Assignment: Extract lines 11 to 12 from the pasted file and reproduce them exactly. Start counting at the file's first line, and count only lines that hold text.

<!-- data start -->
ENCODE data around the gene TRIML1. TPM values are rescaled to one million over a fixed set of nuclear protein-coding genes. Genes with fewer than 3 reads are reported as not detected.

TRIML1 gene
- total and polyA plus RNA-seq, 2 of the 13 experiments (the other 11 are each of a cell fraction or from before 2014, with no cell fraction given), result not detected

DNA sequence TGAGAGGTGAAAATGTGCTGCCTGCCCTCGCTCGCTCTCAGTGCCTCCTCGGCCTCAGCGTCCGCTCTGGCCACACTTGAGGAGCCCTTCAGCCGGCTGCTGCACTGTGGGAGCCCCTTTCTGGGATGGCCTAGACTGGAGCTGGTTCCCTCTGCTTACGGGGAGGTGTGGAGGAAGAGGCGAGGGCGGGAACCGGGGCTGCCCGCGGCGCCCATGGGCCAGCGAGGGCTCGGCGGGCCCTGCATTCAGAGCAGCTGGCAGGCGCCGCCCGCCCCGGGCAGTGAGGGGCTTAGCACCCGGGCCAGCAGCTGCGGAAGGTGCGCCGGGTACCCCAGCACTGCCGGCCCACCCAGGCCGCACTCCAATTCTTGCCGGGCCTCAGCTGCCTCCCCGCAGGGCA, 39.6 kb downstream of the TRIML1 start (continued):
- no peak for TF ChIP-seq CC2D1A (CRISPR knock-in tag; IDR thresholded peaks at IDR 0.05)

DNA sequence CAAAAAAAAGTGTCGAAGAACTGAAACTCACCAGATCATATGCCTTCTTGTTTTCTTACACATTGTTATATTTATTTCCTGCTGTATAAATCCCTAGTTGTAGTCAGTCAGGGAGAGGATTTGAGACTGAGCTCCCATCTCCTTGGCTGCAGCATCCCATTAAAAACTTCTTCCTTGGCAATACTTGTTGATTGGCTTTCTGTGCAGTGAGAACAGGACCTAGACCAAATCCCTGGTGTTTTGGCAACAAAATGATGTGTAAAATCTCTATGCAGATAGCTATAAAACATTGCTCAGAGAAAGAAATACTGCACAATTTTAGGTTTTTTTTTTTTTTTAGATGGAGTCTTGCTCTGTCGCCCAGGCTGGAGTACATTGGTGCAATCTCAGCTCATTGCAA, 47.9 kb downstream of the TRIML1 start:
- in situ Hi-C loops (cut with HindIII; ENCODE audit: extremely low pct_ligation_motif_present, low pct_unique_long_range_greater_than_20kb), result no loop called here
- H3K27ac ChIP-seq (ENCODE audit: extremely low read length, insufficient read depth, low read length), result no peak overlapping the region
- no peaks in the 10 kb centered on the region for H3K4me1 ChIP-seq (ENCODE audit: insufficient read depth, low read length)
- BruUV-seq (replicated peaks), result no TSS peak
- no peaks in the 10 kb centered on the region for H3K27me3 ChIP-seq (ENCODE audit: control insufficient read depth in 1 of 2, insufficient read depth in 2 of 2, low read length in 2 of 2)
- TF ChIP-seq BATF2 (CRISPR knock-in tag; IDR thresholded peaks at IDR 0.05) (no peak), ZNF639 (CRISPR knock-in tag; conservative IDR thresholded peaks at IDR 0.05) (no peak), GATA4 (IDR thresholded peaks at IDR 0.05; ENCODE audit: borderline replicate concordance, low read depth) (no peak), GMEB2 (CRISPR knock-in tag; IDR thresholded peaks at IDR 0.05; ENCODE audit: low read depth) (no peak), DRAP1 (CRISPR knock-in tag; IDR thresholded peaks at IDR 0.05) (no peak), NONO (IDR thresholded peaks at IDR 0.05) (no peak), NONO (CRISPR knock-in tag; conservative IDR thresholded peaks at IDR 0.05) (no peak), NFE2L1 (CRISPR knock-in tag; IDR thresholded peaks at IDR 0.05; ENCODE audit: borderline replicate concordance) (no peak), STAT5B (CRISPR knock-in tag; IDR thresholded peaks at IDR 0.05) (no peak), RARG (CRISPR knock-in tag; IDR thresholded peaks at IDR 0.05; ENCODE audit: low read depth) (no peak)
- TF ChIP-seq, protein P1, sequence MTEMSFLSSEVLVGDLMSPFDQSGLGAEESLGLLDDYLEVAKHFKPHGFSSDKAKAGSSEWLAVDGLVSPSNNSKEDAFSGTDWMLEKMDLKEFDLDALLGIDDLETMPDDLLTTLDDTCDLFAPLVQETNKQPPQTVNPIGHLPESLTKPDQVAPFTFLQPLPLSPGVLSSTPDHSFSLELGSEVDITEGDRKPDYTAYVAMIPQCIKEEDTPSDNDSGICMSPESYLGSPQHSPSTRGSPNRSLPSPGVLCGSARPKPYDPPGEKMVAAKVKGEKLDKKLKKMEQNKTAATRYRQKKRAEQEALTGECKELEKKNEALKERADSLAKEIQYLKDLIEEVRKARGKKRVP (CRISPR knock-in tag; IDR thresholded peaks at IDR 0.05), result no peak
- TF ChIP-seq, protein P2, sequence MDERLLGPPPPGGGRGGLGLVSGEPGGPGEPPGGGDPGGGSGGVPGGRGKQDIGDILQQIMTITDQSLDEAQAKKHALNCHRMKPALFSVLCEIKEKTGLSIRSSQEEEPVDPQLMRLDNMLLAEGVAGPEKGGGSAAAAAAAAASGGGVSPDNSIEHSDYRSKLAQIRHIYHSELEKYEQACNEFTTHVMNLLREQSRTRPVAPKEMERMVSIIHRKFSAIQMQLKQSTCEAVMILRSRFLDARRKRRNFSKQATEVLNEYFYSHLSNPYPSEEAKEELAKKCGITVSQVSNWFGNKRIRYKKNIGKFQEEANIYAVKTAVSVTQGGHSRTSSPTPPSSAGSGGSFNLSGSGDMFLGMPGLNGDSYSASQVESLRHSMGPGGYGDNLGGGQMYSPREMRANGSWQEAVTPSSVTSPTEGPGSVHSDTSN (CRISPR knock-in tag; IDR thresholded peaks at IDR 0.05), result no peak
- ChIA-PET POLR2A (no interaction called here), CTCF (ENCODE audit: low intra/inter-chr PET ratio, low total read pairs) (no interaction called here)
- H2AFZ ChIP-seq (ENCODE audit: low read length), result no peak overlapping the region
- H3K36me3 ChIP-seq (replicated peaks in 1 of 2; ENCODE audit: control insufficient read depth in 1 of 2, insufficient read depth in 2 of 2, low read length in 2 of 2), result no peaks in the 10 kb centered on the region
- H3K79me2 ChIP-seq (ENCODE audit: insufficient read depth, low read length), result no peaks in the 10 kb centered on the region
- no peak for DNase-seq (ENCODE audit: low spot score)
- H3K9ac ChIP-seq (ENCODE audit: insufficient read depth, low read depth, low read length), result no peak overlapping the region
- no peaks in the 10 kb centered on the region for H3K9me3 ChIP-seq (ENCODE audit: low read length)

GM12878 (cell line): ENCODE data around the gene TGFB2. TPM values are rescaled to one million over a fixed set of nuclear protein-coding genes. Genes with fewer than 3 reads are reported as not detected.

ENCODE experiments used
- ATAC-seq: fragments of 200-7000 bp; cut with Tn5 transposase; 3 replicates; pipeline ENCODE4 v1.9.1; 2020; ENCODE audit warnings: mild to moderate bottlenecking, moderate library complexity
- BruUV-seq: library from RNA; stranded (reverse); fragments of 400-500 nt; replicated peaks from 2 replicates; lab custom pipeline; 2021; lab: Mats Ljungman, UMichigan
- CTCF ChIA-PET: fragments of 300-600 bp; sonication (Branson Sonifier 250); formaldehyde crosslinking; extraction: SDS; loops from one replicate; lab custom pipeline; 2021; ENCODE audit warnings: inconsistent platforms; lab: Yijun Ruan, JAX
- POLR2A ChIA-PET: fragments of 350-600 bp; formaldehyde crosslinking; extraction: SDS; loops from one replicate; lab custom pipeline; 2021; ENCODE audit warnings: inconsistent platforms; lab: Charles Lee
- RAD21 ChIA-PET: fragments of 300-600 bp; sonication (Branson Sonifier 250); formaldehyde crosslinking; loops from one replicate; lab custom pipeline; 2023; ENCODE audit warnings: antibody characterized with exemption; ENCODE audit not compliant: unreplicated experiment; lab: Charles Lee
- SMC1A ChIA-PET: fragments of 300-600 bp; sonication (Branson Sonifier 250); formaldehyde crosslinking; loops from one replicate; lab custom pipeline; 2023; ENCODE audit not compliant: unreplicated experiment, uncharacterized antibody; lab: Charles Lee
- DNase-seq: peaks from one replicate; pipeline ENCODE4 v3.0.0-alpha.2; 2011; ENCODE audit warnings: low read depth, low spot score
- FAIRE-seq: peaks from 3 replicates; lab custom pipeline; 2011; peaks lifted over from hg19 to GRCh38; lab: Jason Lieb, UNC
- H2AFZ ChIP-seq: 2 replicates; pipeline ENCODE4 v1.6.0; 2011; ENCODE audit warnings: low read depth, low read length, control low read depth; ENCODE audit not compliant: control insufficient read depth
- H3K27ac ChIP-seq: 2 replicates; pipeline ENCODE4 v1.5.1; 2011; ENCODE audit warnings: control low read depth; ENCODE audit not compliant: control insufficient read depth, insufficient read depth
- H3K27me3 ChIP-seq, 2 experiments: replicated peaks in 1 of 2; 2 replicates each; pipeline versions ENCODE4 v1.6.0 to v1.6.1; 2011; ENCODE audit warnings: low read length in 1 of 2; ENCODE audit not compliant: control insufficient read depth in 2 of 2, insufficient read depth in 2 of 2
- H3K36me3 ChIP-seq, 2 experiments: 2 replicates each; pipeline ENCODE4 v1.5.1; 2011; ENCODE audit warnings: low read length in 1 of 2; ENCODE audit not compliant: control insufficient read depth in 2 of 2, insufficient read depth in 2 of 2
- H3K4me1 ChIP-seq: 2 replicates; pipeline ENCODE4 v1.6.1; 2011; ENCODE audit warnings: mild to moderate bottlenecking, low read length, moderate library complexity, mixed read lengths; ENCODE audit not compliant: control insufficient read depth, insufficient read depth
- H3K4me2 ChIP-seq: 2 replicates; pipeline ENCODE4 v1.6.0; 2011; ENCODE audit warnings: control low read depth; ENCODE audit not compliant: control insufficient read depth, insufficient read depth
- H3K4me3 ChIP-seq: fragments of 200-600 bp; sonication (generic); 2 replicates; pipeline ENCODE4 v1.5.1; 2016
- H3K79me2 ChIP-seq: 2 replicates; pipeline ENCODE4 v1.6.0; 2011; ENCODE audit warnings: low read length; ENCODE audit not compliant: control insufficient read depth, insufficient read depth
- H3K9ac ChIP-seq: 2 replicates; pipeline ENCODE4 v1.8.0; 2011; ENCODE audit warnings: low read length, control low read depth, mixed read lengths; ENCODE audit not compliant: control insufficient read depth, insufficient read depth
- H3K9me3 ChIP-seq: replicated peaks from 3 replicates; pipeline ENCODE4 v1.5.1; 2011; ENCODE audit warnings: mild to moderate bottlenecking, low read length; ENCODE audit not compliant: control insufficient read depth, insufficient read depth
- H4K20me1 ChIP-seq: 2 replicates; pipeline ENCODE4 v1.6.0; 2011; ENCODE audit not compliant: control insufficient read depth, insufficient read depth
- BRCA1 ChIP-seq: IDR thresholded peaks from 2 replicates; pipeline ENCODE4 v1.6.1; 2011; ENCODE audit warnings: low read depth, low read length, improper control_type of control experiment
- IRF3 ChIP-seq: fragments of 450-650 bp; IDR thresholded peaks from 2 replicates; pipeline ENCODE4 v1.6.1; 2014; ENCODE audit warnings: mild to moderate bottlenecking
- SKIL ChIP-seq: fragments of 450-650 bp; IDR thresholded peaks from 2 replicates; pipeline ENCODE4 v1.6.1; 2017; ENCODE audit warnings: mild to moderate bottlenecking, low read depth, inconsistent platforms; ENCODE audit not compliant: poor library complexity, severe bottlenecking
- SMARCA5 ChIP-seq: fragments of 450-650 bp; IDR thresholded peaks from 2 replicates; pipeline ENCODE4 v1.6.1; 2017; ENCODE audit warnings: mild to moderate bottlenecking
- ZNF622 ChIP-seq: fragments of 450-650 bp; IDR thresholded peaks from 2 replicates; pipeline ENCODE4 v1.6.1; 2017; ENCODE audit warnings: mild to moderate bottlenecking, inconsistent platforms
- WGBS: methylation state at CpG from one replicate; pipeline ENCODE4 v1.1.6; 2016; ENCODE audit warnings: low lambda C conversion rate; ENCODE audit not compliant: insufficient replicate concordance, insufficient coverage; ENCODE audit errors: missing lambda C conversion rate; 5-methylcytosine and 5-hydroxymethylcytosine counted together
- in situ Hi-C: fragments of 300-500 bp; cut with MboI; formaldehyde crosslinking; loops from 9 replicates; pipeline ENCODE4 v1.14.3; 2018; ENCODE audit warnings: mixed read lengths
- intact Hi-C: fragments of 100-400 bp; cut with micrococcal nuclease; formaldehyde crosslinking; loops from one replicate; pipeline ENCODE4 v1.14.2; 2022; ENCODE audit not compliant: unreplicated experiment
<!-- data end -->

- no peaks in the 10 kb centered on the region for H3K27me3 ChIP-seq (ENCODE audit: control insufficient read depth in 1 of 2, insufficient read depth in 2 of 2, low read length in 2 of 2)
- TF ChIP-seq BATF2 (CRISPR knock-in tag; IDR thresholded peaks at IDR 0.05) (no peak), ZNF639 (CRISPR knock-in tag; conservative IDR thresholded peaks at IDR 0.05) (no peak), GATA4 (IDR thresholded peaks at IDR 0.05; ENCODE audit: borderline replicate concordance, low read depth) (no peak), GMEB2 (CRISPR knock-in tag; IDR thresholded peaks at IDR 0.05; ENCODE audit: low read depth) (no peak), DRAP1 (CRISPR knock-in tag; IDR thresholded peaks at IDR 0.05) (no peak), NONO (IDR thresholded peaks at IDR 0.05) (no peak), NONO (CRISPR knock-in tag; conservative IDR thresholded peaks at IDR 0.05) (no peak), NFE2L1 (CRISPR knock-in tag; IDR thresholded peaks at IDR 0.05; ENCODE audit: borderline replicate concordance) (no peak), STAT5B (CRISPR knock-in tag; IDR thresholded peaks at IDR 0.05) (no peak), RARG (CRISPR knock-in tag; IDR thresholded peaks at IDR 0.05; ENCODE audit: low read depth) (no peak)